The waters beneath him “rolled and swelled”, becoming “more ominous and terrific” with every moment, before “a tumultuous sea rolled beneath [him] and [his] enemy”, and left him “drifting on a scattered piece of ice”. While nature is at other times awe inspiring and tranquil, it is now “ominous and terrific”, using its power to bring “prepare for [victor] a hideous death.”(185). This fierce, hostile nature underlines its great power over mankind. Not only is nature able to create man, but it has the power to destroy {them}. This contrast to Victor, who, while he created the monster, was unable to kill it, part of which was due to nature itself, who stopped him on his hunt. In these ways, the nature’s power over mankind is further emphasised by its fiercer and more dangerous version.

Melancholy nature appears as well, reflecting and intensifying the characters heavy grief. For instance, as Victor grieves in the valley of chamounix, the “pines” are neither “tall or luxuriant”, but rather “sombre”, adding “an air of severity to the scene”. These images contrast greatly to the grand and awe-inspiring scenes of nature describes in the first paragraph. Nature changed Victors emotion from full of “joy”(page ), to those of “[somberness]” and “severity”. The “vast mists”, and the “rain [pouring] from the dark sky”, further add “to the melancholy impression that [victor] receives from the objects around [him]”(page 79). The speed and strength at which nature brings a “melancholy impression” to Victors heart, highlights the powers that nature holds over mankind’s mind. Moreover, in one night, nature was able to remove all “soul inspiriting” from Victor, and cloud his thoughts with “the dark melancholy”. Just as nature has the power to remove life it instilled from man, it also has the power to remove the joy that it instilled in man’s emotions. Furthermore, “thick mist [that] hid the summits of the mountains”(page 78), as also seen in earlier scenes, offers the concept that one of the key ways that nature gives man, or Victor in particular, is by hiding the mountains. Throughout the story, the mountains provide him with healing nature, they are his “mighty friends”. So, by covering them, nature removes that source of joy and consolation. In the ways explained above, melancholy nature further stresses the power than nature has over mankind.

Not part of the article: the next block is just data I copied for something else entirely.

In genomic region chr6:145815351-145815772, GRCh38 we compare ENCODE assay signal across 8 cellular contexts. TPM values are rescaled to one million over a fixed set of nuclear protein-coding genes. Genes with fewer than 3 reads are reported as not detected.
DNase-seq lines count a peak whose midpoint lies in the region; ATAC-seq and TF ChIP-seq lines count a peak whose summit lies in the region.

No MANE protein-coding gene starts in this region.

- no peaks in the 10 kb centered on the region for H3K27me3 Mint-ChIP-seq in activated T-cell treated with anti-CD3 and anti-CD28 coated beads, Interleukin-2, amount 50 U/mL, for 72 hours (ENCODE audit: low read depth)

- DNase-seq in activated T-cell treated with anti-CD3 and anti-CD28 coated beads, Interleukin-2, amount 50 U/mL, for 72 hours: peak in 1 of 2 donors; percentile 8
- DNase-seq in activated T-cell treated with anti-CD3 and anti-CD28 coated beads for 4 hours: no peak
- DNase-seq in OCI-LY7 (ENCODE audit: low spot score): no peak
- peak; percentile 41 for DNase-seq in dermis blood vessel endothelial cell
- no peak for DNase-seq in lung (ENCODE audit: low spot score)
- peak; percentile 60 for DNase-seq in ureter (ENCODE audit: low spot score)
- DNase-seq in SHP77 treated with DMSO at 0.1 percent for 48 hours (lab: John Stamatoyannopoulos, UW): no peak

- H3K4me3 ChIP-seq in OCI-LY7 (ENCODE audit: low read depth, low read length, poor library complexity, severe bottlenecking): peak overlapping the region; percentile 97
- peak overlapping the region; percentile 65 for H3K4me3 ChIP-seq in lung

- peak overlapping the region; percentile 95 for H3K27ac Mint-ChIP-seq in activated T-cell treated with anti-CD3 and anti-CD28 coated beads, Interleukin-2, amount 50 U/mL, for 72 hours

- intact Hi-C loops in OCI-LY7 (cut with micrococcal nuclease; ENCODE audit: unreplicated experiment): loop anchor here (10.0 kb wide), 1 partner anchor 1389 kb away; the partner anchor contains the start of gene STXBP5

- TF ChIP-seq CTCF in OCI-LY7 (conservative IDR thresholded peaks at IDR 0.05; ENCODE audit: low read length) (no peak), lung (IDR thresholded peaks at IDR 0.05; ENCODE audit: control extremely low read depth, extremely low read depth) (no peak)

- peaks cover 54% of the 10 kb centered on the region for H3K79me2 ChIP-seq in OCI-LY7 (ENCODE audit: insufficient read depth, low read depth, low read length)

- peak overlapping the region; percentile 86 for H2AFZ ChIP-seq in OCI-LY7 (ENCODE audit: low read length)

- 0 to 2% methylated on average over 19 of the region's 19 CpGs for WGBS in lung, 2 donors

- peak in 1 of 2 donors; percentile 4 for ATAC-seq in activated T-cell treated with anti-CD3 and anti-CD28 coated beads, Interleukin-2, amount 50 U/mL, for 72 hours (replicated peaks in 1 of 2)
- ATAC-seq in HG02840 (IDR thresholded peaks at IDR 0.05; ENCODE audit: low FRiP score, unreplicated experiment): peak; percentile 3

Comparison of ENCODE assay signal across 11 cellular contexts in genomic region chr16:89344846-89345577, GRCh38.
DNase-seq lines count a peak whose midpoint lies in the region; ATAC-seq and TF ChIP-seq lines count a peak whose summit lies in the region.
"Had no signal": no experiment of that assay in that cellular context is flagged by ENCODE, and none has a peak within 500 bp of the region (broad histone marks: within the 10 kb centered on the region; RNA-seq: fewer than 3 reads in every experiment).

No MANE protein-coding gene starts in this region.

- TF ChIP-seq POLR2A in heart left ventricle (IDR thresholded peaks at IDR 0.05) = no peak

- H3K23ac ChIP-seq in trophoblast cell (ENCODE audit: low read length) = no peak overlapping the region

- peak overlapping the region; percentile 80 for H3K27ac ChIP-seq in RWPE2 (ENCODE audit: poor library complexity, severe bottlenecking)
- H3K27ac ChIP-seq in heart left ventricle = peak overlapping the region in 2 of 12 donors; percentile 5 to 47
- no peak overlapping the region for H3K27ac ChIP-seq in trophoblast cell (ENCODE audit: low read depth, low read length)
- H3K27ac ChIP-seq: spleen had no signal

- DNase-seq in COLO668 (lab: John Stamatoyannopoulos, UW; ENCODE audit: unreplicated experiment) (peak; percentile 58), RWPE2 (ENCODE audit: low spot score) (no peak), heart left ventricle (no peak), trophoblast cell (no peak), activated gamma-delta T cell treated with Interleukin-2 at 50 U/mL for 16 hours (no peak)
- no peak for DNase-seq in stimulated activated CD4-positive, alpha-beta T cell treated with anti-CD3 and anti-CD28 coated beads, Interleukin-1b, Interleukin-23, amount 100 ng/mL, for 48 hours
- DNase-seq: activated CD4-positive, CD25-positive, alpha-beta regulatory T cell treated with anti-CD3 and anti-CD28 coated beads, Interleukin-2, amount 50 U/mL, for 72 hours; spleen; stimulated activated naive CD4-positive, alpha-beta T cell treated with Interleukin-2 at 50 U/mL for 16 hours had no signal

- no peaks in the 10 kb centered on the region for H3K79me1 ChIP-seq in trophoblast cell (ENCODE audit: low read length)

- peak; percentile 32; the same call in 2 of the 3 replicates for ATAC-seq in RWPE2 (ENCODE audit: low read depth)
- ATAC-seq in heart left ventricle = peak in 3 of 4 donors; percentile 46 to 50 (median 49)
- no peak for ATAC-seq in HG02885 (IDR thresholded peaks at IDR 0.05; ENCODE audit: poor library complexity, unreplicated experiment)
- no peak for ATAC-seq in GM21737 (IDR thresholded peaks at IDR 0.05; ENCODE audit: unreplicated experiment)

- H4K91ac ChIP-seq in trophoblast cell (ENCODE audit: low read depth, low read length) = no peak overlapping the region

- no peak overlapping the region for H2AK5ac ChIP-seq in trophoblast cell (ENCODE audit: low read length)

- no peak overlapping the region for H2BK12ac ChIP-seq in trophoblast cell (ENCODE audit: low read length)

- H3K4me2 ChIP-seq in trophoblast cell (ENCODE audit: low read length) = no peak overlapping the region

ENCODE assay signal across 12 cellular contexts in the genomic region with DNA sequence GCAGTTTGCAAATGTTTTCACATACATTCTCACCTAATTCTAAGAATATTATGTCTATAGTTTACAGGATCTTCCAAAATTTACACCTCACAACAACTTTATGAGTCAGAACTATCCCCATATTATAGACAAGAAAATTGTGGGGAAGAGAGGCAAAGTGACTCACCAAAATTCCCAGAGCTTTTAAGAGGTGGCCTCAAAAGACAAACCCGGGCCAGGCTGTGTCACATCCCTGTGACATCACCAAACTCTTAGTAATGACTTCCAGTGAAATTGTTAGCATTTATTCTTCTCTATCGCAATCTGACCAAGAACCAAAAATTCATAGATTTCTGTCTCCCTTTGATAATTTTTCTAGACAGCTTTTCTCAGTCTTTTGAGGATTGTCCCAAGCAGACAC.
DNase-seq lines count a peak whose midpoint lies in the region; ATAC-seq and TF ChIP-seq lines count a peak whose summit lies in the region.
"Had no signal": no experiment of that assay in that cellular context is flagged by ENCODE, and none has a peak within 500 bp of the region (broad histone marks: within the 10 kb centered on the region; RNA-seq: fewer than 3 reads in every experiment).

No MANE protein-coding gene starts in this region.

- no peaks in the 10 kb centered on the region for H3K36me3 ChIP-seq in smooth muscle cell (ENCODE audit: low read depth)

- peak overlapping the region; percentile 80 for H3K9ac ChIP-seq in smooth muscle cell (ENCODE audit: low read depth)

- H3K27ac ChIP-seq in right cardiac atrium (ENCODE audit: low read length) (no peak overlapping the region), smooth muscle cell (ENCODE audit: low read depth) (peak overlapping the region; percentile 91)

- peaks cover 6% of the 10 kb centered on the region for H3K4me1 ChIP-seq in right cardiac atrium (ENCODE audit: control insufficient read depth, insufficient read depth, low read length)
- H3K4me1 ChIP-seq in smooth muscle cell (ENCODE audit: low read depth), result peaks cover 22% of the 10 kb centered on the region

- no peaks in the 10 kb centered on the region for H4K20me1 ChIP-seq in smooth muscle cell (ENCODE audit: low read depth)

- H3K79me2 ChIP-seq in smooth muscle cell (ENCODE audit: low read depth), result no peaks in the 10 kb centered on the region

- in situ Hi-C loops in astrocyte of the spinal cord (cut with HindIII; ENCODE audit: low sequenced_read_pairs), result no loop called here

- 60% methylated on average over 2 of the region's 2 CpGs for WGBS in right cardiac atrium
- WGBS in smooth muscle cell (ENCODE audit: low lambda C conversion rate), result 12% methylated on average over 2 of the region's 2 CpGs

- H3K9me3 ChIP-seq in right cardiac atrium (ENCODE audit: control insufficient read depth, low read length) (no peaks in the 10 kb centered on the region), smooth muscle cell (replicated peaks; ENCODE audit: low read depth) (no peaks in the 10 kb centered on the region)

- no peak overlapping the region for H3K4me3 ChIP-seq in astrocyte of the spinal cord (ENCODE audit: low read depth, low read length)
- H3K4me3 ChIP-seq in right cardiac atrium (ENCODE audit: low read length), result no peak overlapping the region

By creating the monster, Victor breaks the laws of nature, in effect trying to usurp it. As a result of creating life, which is considered to be one of the deepest mysteries of nature, Victor suffers an abundance of consequences. His loss of loved ones, spirit, and will to live, emphasise natures everlasting reign over man. Anyone who tries to replace or play with it will be severely punished and destroyed, like Frankenstein was.

In the novel Frankenstein by Mary Shelley, sublime nature holds a mighty power over mankind. This is emphasised in the influence that healing and melancholy nature have over the characters, in addition to the control that fierce nature has over their lives, having the power to bring death to the life they created.


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The Power of Nature Over Man in the novel Frankenstein. (2020, Sep 18). Retrieved from https://samploon.com/the-power-of-nature-over-man/